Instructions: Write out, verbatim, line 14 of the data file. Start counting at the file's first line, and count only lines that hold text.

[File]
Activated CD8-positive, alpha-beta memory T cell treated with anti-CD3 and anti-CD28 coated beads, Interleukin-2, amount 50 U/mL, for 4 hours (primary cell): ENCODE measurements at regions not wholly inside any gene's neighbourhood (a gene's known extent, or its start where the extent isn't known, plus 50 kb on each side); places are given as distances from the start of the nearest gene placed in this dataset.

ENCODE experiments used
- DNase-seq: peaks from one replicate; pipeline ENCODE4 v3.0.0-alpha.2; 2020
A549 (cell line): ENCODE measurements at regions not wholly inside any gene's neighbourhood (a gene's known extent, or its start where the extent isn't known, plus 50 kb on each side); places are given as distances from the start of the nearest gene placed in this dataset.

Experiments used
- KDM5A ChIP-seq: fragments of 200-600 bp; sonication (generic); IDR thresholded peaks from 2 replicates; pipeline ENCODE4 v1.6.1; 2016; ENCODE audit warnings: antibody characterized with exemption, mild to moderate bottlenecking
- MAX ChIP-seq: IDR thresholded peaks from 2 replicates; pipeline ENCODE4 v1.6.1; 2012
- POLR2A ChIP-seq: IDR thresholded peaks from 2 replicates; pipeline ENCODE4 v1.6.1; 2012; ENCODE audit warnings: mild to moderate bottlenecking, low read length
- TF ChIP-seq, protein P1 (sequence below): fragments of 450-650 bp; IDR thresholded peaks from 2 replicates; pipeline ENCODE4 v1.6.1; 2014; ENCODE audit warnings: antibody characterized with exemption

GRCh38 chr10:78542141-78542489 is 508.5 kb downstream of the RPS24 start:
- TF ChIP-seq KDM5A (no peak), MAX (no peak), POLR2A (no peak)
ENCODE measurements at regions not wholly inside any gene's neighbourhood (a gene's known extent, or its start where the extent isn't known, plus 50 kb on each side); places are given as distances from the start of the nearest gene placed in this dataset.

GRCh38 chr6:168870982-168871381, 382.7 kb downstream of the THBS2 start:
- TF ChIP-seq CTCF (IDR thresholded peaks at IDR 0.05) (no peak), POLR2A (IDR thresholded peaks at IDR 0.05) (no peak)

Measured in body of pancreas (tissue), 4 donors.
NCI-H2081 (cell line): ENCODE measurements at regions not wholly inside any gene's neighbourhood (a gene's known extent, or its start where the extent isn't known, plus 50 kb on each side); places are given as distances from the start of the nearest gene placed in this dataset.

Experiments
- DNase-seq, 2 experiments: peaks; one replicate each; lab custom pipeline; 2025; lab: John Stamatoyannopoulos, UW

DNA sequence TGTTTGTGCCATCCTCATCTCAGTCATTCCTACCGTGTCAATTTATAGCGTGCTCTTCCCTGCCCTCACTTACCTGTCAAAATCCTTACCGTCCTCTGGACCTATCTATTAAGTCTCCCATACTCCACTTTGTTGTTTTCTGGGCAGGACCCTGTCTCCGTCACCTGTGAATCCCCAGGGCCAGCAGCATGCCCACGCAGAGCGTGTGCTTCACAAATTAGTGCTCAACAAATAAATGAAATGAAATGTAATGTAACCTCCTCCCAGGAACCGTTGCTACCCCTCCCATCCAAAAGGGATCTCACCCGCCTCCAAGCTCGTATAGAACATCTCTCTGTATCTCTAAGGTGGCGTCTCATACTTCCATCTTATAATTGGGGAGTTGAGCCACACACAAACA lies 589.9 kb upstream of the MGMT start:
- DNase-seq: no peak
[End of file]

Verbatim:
- TF ChIP-seq CTCF (IDR thresholded peaks at IDR 0.05) (no peak), POLR2A (IDR thresholded peaks at IDR 0.05) (no peak)